Monday, June 27, 2016

ESSA, evidence, and the role of intermediary organizations | Brookings Institution

ESSA, evidence, and the role of intermediary organizations | Brookings Institution:

ESSA, evidence, and the role of intermediary organizations

 When I am outside the Beltway, I often feel like my job doesn’t meet the “Grandma Test.” I lead an association, Knowledge Alliance, which advocates for the federal investment in evidence and the greater use of evidence in policymaking. When I describe my job, I usually get a quizzical look followed by the question your grandma would ask: “Well, why wouldn’t policymakers already be using evidence? I mean who is against that?”

While it’s true that most policymakers are not “against” the use of evidence, there are many other factors that influence their decisionmaking. Moreover, the research community does not always do a great job of making its work digestible and accessible to policymakers. For this reason, intermediary organizations, like Knowledge Alliance, play an important role. And, the new federal education law, the Every Student Succeeds Act (ESSA), highlights the role of intermediaries in advancing the use of research in our nation’s schools.
As Harvard professor Marty West has previously written, ESSA includes a tiered evidence structure that is widely seen as an improvement on the narrow “scientifically based research” definition of No Child Left Behind. At the same time, he makes clear that the new evidence definition will only have an impact if it is implemented well.  For that to happen, in my view, intermediary organizations are needed.
Vivian Tseng and others have written that it is not sufficient to simply direct stakeholders to the What Works Clearinghouse (WWC) or other resources. Honest brokers are needed who can work with stakeholders—in this case states, districts and schools—to translate evidence into the local context.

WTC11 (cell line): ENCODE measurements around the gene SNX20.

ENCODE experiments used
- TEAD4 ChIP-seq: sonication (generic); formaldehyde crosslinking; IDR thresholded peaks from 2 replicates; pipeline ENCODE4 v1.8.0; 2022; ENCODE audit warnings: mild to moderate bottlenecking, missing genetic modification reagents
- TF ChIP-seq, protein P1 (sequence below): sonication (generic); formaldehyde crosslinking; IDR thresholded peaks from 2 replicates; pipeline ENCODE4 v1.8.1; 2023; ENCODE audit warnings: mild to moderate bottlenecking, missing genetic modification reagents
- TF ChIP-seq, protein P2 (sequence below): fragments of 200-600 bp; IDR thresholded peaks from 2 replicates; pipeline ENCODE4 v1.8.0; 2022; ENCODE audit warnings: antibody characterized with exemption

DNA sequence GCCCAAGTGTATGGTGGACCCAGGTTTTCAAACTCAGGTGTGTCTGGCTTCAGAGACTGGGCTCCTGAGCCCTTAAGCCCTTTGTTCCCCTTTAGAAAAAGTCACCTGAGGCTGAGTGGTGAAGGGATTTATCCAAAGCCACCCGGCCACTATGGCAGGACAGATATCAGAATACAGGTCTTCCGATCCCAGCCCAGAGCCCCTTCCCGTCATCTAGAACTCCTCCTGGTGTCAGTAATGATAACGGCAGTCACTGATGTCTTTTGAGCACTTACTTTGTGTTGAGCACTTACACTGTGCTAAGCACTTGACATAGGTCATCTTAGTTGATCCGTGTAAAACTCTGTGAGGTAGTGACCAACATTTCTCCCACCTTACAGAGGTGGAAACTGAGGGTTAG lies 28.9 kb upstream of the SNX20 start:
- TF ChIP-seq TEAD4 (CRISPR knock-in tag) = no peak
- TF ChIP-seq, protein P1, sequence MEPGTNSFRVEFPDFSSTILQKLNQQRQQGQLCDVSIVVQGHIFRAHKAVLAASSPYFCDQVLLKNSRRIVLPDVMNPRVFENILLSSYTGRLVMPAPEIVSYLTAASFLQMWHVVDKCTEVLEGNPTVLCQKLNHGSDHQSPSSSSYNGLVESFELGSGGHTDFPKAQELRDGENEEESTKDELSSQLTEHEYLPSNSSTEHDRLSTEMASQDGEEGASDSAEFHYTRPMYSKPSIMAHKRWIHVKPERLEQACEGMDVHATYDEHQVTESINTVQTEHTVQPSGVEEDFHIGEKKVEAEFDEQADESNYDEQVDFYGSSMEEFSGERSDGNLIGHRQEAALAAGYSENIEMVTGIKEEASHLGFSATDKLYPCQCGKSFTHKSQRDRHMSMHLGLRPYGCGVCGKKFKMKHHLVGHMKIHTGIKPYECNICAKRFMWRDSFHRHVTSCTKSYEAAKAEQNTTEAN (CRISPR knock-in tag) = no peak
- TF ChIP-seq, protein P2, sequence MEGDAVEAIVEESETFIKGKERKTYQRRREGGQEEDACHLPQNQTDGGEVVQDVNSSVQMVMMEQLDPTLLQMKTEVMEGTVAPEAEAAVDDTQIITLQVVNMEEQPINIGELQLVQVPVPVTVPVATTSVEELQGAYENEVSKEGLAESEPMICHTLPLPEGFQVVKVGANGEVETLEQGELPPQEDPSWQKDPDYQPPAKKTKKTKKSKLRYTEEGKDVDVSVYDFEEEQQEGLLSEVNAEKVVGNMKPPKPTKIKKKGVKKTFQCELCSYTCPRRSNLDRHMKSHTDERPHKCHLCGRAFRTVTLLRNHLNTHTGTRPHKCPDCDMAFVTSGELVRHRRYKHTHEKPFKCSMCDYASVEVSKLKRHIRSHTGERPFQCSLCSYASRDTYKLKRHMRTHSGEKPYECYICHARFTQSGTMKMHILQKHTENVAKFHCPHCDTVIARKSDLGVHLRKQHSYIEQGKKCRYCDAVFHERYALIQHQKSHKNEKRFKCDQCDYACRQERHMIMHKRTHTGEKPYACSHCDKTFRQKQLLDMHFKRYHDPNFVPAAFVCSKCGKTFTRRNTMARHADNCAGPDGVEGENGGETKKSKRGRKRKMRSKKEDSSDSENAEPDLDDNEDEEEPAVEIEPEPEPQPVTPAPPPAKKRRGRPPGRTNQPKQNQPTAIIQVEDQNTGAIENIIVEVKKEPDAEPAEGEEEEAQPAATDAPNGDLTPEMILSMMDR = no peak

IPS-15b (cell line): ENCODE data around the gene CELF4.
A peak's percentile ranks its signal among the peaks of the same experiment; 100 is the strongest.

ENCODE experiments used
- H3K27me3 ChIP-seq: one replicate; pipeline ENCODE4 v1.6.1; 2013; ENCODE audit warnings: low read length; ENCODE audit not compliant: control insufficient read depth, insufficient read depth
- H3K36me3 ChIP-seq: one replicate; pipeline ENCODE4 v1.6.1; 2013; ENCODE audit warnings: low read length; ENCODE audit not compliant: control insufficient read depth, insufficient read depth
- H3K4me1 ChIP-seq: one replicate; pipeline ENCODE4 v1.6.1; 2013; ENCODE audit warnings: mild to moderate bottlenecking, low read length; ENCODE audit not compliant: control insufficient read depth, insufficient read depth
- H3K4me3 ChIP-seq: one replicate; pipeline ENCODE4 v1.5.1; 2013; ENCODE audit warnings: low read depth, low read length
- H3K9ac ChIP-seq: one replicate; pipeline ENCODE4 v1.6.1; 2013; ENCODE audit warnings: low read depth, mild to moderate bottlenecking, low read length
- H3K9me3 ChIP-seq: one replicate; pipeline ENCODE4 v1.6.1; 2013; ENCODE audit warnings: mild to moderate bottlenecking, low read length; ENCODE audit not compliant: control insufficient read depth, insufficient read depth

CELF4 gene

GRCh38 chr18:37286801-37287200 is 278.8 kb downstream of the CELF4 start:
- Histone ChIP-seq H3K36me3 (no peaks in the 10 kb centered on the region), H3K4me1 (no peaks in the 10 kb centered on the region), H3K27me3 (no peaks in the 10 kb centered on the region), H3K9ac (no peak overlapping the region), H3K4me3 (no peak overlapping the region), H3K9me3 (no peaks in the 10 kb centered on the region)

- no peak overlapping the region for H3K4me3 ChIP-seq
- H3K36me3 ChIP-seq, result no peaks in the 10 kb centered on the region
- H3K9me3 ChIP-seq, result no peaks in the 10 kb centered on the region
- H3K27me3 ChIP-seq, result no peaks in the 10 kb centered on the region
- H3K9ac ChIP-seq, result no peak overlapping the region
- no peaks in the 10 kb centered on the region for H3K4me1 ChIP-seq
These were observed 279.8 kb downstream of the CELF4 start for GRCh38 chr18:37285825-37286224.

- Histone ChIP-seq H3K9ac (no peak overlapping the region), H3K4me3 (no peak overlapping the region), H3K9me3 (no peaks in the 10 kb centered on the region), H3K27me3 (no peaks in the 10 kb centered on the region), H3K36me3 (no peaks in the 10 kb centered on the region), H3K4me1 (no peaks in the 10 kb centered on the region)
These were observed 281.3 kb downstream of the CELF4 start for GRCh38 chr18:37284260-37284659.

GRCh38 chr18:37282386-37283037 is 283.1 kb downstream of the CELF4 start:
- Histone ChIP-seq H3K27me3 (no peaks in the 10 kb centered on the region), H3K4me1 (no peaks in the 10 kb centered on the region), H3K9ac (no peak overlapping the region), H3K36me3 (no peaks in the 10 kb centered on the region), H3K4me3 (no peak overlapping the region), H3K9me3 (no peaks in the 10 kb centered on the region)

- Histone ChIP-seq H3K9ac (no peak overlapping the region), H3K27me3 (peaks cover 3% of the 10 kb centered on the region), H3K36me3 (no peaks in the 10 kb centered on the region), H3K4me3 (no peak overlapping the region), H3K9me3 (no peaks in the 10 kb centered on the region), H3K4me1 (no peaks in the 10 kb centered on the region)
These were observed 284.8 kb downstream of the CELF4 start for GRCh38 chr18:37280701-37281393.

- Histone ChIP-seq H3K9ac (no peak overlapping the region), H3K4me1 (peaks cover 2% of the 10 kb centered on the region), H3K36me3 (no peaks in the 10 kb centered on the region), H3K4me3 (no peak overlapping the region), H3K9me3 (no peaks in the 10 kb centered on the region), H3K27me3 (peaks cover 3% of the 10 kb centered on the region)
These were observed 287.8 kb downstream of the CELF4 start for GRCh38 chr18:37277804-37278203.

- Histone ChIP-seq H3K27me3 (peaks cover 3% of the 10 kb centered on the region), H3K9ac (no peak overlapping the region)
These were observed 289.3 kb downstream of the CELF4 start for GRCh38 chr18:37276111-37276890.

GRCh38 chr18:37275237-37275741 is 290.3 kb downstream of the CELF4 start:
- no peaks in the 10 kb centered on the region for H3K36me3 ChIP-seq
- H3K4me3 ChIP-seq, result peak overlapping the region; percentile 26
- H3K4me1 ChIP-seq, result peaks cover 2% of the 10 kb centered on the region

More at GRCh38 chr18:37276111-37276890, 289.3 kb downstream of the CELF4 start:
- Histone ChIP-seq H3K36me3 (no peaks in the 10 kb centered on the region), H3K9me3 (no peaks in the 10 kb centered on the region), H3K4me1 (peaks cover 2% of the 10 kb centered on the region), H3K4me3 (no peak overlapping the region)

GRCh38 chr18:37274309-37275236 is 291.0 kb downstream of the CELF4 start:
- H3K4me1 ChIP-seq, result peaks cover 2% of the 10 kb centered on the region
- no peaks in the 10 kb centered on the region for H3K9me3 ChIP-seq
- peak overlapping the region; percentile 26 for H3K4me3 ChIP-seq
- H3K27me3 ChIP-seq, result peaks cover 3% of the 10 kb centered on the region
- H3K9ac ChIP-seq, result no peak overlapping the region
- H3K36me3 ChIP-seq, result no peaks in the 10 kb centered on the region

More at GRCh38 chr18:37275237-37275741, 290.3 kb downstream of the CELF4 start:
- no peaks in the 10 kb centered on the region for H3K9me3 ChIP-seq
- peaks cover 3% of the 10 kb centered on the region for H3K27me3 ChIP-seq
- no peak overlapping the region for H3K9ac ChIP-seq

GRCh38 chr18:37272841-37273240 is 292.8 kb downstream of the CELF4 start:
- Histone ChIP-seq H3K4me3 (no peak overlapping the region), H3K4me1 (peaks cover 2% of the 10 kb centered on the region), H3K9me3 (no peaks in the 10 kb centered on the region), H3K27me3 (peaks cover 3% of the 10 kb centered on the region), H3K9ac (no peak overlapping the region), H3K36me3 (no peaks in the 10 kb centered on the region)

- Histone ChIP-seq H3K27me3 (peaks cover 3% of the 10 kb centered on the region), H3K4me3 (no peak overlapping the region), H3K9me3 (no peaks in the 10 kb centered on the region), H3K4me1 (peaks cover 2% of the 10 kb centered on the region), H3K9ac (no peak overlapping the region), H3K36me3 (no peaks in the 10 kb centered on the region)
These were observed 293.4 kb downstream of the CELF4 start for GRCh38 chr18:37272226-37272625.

In fact, the law’s authors anticipated this concern, which is why they specifically called out the Regional Education Laboratories (RELs) to serve as intermediary organizations to assist states and districts in sort through the available evidence and applying it to their contexts.  Each REL has at least two researchers who are certified as WWC reviewers and have in-depth knowledge of the WWC standards and how the standards are applied.  It’s also worth noting that while many intermediary organizations do not have the capacity to serve rural areas, RELs have historically filled that void.
I believe that increasing evidence use, particularly in the area of school improvement, is one of the strongest theories of change in ESSA. And, as Mark Dynarski proposes in this blog post, ESSA provides the opportunity for research innovations, such as “implementation science,” a model popularized by the Carnegie Institute.
These innovations have the potential to produce better results for schools and, ultimately students.  As I noted in my recent blog post for the WT Grant Foundation, if research isn’t used and doesn’t benefit schools and students, then really, what’s the point? We should all take an interest in putting good research to good use in our schools. That’s something even my grandma would understand.ESSA, evidence, and the role of intermediary organizations | Brookings Institution:



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